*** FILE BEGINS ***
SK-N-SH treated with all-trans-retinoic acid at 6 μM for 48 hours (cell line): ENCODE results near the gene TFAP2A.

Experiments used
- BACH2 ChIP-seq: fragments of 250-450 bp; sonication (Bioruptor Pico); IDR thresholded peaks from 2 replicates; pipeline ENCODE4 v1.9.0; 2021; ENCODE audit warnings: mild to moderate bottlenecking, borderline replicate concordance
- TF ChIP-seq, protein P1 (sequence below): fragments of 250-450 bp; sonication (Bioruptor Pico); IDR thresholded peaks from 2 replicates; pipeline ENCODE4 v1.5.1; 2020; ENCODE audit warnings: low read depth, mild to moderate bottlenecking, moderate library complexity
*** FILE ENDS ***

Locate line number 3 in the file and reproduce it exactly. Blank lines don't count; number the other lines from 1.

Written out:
- BACH2 ChIP-seq: fragments of 250-450 bp; sonication (Bioruptor Pico); IDR thresholded peaks from 2 replicates; pipeline ENCODE4 v1.9.0; 2021; ENCODE audit warnings: mild to moderate bottlenecking, borderline replicate concordance